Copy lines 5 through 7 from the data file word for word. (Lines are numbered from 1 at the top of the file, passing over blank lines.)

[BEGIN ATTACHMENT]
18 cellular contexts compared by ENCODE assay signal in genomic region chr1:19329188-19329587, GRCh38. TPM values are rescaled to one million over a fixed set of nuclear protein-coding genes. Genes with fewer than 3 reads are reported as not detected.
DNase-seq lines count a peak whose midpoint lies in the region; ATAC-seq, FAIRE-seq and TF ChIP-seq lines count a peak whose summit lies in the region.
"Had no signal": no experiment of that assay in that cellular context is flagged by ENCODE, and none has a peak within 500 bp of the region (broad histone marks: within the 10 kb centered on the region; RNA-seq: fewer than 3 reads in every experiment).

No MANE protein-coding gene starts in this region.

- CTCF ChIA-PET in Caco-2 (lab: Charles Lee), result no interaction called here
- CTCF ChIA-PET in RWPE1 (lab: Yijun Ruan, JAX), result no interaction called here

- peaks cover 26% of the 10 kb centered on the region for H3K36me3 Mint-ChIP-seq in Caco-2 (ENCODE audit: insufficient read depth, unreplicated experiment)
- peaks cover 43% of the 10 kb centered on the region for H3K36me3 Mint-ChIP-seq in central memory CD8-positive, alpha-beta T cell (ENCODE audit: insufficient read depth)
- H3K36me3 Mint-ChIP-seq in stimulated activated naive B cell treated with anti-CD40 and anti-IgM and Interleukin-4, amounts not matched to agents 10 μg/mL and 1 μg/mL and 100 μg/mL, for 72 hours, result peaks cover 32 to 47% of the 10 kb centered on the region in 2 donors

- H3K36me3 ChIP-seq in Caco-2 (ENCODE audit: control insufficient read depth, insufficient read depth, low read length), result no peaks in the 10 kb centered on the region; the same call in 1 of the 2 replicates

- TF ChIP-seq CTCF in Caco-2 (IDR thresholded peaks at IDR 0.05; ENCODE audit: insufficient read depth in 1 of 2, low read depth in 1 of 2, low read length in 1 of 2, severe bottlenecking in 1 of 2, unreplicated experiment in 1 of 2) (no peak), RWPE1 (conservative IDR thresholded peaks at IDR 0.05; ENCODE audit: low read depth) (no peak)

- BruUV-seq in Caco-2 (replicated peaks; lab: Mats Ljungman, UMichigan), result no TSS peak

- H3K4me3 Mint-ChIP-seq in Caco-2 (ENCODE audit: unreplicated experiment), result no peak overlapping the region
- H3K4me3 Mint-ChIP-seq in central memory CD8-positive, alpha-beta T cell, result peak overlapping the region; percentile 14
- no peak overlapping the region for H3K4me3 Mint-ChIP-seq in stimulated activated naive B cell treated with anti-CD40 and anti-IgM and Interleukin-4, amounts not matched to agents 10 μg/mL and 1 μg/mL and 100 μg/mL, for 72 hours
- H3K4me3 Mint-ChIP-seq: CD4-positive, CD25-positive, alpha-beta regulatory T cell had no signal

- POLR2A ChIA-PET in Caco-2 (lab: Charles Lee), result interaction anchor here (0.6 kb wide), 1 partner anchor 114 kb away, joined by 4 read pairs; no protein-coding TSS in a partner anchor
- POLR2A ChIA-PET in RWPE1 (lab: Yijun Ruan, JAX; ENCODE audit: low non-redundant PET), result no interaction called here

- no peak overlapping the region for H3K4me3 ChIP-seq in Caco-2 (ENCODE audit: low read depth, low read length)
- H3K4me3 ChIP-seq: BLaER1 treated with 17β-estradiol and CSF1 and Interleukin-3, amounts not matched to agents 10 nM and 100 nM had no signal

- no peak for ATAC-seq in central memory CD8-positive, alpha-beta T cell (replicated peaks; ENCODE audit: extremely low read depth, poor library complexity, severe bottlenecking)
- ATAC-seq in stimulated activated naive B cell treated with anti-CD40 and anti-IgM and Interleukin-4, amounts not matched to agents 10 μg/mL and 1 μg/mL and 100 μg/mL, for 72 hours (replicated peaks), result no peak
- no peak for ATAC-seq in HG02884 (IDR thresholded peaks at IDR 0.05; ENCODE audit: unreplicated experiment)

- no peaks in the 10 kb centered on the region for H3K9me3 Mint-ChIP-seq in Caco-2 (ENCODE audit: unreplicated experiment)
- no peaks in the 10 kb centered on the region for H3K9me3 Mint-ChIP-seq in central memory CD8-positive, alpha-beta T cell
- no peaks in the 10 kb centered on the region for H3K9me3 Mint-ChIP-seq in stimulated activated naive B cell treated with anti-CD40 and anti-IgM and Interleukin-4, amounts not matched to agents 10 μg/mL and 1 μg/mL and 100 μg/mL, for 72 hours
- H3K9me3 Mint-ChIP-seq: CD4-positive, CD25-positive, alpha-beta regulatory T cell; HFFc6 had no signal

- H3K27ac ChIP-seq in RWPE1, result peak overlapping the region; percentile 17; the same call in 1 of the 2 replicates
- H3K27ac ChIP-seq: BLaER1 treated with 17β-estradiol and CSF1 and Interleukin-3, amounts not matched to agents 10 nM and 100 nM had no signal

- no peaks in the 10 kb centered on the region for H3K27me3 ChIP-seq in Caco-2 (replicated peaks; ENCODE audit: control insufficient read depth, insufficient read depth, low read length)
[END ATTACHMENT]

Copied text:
- CTCF ChIA-PET in Caco-2 (lab: Charles Lee), result no interaction called here
- CTCF ChIA-PET in RWPE1 (lab: Yijun Ruan, JAX), result no interaction called here

- peaks cover 26% of the 10 kb centered on the region for H3K36me3 Mint-ChIP-seq in Caco-2 (ENCODE audit: insufficient read depth, unreplicated experiment)